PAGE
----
Marlene Wagman-Geller

"As far back as I can remember, it was always on my bucket list, even before the term bucket list was coined,
to be a writer. It was a natural progression to want to go from reading books to writing one."

"Hai-yah!" (1974)

Mar 02, 2022 by Marlene Wagman-Geller

   The porcine with the most pulchritude is Miss Piggy, a diva who dresses for excess, never gives an oink about her extra pounds, participated in a cross-species romance. Miss. Peggy Lee, rather than originating from the same imaginative cloth as her fellow Muppets, (Muppet is a blend of marionette and puppet,) was the alter ego of entertainer Miss Peggy Lee.

    A pink celebrity with come-hither blue eyes, Miss Piggy has danced with Rudolph Nureyev and Rita Moreno, performed with Raquel Welch, sung with Paul Simon. The star was born -she will not disclose the year-above Becker’s Butcher Shop in a small town. Her father lusted after extra-marital sows; innumerable piglets overwhelmed her mother. The ticket out was the Miss Bogen County beauty pageant; destitute, Miss Piggy starred in a bacon commercial.

    The diva started life as a gleam in the eye of Muppet designer Bonnie Erickson. Bonnie recounted that her mother adored jazz performer Peggy Lee who sang at her local North Dakota radio station. Both in tribute and as a joke, Bonnie christened her porcine puppet Miss Piggy Lee. However, as her star began to rise, Peggy Lee was not amused with her association with a pig. Privy to the fact Peggy had won a 42.5 million award from the Walt Disney Company over The Lady and the Tramp, (in which she had starred as Peg, the sultry Pekinese,) the pink hued star-as with other great divas- would be known by one name.

       Like Miss Piggy, Peggy Lee was a megalomaniac, zaftig blonde singer who had undergone a name change. She was born the seventh of eight children in North Dakota in 1920, as Norma Deloris Egstrom. At age four her mother, Selma, died, her father, Marvin, was an alcoholic, her stepmother, Minn, was of the Grimm Brother’s variety. Radio helped ease her blues and she performed chores to Count Basie. The first time Peggy sang in public was at church; paralyzed by stage fright, she performed while facing a wall.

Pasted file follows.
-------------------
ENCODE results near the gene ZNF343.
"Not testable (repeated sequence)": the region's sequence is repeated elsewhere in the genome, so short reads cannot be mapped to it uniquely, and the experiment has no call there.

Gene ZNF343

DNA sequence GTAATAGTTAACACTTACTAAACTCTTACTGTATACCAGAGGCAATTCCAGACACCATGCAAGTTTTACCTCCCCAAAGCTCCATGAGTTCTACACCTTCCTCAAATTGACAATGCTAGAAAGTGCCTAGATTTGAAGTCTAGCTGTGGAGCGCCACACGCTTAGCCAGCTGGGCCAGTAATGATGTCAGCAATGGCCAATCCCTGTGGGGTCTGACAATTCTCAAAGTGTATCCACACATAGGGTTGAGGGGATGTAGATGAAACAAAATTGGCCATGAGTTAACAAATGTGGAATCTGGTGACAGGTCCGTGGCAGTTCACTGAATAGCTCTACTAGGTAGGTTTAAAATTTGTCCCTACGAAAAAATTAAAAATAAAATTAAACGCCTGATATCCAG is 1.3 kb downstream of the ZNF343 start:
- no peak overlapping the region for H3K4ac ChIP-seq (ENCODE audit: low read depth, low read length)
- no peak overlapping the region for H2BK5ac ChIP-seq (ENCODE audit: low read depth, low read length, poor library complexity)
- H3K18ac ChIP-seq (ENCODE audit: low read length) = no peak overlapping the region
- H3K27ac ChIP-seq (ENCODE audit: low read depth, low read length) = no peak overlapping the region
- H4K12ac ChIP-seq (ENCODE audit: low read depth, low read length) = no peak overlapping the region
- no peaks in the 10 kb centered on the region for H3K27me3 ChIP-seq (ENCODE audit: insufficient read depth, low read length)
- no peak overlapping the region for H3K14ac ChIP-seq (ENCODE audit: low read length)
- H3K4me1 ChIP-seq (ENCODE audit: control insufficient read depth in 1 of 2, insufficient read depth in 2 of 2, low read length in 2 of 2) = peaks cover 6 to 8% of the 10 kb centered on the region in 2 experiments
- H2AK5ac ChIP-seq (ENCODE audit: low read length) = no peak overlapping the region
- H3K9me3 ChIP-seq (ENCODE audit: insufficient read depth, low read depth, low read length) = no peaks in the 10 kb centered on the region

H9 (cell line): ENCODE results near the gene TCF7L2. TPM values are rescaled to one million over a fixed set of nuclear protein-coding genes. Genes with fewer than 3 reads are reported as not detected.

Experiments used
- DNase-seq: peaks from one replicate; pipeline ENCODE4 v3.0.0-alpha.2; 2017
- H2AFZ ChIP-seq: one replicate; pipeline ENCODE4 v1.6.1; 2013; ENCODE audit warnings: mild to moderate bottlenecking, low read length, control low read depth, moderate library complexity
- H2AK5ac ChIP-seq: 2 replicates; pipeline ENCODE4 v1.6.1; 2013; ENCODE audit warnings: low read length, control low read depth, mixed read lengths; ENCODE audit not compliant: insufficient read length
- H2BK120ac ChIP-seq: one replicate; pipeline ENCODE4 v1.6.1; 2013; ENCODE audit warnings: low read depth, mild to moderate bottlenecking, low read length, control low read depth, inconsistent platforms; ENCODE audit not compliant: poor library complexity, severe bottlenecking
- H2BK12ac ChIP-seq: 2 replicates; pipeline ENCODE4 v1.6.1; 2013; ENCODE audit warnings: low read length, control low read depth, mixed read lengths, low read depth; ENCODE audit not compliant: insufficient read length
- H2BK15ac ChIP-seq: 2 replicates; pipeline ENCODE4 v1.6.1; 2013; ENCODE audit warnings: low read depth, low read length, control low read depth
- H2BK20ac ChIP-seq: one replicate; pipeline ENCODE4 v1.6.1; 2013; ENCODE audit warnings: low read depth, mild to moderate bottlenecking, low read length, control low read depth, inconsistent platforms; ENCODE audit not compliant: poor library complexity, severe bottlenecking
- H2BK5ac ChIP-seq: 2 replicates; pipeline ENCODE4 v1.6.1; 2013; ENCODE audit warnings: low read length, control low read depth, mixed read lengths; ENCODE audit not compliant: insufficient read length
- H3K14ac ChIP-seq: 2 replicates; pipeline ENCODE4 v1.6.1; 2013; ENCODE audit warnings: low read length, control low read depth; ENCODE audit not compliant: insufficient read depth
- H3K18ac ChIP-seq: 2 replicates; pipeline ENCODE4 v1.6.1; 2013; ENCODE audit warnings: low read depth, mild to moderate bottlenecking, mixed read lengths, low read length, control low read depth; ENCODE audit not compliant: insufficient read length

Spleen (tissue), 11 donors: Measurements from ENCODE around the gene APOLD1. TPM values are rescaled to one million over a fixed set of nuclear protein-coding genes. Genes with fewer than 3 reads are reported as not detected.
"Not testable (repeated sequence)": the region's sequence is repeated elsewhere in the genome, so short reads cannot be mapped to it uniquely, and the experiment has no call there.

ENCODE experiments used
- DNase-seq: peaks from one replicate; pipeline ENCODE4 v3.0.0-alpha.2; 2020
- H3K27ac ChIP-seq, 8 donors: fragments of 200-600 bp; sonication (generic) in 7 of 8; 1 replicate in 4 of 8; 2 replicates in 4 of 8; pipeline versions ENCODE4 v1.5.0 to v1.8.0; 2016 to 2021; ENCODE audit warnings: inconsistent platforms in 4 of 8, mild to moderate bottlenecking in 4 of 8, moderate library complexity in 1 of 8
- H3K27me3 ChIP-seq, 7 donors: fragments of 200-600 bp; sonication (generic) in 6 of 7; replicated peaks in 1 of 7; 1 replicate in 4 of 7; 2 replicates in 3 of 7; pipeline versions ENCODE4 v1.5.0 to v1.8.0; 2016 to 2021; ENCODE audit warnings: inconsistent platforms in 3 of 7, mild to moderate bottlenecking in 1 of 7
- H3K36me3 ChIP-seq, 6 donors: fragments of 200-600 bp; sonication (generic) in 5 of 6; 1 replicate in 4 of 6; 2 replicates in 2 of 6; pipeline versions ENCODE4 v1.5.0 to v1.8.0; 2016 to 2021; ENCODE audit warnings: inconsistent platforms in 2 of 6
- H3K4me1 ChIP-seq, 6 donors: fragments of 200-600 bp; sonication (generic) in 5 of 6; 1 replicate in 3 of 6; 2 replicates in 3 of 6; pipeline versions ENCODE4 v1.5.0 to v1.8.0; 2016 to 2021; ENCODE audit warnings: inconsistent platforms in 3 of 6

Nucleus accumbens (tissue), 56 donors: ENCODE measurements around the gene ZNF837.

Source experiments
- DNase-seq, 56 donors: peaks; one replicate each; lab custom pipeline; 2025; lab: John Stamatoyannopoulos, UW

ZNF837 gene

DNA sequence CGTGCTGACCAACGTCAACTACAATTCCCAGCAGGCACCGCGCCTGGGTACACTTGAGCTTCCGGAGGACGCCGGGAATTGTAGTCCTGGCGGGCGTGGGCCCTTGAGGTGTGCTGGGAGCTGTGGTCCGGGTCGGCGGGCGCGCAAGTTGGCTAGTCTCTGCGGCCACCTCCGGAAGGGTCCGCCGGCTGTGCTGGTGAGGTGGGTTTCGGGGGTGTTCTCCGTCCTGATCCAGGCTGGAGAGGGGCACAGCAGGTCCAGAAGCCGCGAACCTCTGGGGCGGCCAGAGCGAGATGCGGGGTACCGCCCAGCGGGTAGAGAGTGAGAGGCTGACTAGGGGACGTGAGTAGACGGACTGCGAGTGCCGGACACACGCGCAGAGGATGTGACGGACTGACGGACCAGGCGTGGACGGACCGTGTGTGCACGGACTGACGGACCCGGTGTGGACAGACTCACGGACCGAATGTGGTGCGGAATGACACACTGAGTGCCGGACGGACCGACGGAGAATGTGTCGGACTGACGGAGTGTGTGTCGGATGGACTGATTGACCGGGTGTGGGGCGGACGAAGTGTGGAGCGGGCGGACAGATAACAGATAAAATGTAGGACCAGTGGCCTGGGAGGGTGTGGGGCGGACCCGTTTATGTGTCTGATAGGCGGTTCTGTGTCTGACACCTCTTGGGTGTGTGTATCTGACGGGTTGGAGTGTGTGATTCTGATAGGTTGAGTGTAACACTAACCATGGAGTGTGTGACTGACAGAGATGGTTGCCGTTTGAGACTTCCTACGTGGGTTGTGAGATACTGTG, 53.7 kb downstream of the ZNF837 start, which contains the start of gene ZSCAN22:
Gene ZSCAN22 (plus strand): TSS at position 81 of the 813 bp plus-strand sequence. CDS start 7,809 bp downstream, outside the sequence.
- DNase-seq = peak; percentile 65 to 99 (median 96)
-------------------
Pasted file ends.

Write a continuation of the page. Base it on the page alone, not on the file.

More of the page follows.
In her teens, Peggy was working for a radio station in Fargo, where her boss changed her name to Peggy Lee. With $18.00, she headed for Hollywood where she took a job as a carnival barker on a ‘hit the wino with the baseball’ stall. One of the 20th century’s most memorizing voices spent her days calling out, “Three for a dime! You break one, you win!”

     The proverbial break arrived when Peggy became the protégé of legendary big band leader, Benny Goodman. In 1942, they recorded Why Don’t You Do Right? that sold one million copies. After becoming pregnant with the orchestra’s guitarist, David Barbour, the couple married, but Peggy was not Suzy Homemaker.  When her husband came home, she would tell him that dinner wasn’t ready, but her song was. The marriage floundered due to David’s alcoholism; while Miss Piggy might have committed to a frog, Peggy desired more. Her three subsequent marriages were likewise brief, and she had affairs with Frank Sinatra and Quincy Jones. A press release stated, “Peggy puts more sex into a song than most girls could put in a striptease.” The girl who had grown up in a home with an outdoor toilet lived in a marble-floored mansion.

    Immorality arrived with Is That All There Is? by the song-writing duo who had composed Elvis’ Jailhouse Rock and Hound Dog. The anthem to existentialist angst had been inspired by Thomas Mann’s 1896 story, Disillusionment. Peggy told them, “I will kill you if you give this song to anyone but me. This is my song. This is the story of my life.” Despite her success, Peggy masked her heartache behind sequined armor, and in her last lonely years she was more Norma Desmond than Norma Egstrom. Her philosophy was the answer to the question posed in the song’s title, “Then keep on dancing.” Her counterpart, Miss Piggy, made of stronger stuff, response to life’s vicissitudes: “Hai-yah!”